Contracts for nearly 40,000 MTA workers who operate and maintain the system expired Wednesday night amid discussions on wages, pensions, health benefits and accusations of overtime abuse, raising the prospect of a widespread transit strike.
Gene Carroll, co-director of the NYS American Federation of Labor and Congress of Industrial Organizations, and Cornell Union Leadership Institute, says striking workers would likely call attention to the high cost of health care.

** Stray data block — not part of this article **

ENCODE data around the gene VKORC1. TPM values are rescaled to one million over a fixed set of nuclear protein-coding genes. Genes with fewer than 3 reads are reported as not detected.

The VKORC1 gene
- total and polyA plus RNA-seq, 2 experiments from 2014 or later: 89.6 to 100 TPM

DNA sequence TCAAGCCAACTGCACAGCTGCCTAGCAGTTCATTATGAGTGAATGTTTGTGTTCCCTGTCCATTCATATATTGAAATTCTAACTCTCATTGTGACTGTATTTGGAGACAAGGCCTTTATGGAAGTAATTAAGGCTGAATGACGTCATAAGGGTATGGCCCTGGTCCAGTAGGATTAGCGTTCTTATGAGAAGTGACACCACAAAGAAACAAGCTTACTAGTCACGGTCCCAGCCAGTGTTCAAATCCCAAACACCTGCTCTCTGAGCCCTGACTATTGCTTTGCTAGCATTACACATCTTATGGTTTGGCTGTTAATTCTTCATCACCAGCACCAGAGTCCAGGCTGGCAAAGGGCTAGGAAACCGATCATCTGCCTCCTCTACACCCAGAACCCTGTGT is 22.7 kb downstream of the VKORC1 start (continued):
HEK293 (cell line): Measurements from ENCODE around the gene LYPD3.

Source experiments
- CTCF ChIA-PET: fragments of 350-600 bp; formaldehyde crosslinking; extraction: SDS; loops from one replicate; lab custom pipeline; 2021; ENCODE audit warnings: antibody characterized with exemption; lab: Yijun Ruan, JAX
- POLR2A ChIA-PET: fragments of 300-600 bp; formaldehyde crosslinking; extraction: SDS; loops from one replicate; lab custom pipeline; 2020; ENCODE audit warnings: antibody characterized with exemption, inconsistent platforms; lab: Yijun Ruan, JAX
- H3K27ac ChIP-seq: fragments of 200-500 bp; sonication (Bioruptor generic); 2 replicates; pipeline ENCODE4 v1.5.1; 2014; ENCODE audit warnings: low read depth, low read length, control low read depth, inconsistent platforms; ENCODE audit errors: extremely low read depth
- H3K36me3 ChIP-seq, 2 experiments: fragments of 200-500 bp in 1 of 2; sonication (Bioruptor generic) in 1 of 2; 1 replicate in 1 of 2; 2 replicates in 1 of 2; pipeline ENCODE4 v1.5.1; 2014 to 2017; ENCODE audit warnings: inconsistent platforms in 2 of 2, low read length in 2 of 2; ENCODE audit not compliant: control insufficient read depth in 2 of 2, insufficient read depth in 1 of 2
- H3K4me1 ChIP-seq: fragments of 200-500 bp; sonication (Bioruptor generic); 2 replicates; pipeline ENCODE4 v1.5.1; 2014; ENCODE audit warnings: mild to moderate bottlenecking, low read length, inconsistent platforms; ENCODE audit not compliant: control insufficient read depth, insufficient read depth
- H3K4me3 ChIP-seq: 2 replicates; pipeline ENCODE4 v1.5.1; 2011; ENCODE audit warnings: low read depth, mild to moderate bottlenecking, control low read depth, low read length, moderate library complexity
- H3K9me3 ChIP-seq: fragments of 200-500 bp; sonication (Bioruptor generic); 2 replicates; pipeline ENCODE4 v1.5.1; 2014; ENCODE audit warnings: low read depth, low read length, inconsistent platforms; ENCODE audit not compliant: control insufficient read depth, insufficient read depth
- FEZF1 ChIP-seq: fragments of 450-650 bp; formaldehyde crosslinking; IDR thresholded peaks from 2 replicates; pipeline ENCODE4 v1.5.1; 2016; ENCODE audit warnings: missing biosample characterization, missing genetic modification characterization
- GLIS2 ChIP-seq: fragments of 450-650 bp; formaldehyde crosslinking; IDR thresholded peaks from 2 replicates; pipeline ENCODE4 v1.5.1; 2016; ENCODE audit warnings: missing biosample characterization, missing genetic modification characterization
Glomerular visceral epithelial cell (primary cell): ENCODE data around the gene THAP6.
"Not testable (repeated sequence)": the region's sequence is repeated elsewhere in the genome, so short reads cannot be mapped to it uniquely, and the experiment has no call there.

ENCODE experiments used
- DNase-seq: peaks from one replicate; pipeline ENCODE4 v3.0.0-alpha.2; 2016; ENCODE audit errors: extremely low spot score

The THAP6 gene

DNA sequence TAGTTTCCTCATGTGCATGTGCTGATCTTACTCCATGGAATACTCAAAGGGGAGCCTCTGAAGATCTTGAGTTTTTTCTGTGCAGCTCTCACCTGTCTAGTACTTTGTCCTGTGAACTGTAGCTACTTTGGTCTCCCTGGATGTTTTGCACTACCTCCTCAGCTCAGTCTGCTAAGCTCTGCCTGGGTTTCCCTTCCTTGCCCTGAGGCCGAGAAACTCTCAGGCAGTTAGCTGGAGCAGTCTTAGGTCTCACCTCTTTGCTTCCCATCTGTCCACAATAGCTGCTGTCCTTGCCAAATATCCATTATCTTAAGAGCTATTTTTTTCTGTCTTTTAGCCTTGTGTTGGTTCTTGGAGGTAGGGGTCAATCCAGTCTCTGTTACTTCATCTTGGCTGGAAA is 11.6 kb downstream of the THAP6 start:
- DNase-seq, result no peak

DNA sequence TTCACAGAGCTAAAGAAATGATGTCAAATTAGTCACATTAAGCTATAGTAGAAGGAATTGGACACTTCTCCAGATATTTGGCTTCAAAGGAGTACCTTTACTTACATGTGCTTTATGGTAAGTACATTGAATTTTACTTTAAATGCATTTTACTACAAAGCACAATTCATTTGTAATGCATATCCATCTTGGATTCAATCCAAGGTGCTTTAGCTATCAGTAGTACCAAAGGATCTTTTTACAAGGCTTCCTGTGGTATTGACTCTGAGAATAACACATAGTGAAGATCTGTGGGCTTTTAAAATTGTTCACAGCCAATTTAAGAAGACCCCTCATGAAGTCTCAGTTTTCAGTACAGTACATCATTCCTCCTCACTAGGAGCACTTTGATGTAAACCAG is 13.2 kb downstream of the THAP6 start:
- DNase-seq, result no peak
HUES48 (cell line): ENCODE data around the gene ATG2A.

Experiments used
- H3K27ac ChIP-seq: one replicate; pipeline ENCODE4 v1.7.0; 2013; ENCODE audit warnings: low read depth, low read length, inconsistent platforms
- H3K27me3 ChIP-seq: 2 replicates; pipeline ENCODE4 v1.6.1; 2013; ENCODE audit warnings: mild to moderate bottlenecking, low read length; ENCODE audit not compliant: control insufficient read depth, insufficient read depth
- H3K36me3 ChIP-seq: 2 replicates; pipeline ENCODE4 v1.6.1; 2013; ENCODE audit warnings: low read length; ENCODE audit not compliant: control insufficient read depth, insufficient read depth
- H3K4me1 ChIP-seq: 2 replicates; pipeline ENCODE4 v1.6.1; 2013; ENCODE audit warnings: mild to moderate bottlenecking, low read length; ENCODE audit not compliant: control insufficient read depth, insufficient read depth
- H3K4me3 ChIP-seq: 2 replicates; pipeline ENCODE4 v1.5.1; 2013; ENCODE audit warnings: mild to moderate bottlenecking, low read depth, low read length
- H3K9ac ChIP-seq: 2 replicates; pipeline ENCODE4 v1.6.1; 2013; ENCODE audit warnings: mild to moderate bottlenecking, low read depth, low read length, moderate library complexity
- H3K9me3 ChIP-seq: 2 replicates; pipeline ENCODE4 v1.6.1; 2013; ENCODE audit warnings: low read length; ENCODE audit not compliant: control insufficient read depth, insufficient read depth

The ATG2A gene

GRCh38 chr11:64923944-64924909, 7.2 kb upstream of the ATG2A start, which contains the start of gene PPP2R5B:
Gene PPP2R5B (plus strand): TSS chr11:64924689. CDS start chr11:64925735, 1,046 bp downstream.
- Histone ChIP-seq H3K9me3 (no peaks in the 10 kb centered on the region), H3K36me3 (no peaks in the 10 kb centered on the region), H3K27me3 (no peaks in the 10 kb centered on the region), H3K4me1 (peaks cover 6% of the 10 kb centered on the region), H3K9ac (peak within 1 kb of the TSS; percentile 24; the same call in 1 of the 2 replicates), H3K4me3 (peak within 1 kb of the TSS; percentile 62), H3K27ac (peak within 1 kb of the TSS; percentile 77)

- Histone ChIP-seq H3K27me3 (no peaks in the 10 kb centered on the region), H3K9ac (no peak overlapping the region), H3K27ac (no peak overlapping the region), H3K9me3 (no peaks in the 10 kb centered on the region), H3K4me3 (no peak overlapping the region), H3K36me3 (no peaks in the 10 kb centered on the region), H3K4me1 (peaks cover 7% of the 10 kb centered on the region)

“The impact if there is a strike will surely be disruptive and painful, but depending on the core bargaining demands, the workers who strike – if they do go on strike – could be highlighting the need for health care for all.
“Working people are suffering from escalating out-of-pocket health care costs, even folks in unions with decent health care. This is the reality for most people, and the union’s concern for the costs of health care should resonate with the public. Still, shuttering the subways is always a risky strategy. Therefore, the way in which the union presents their demands to the public is critical.”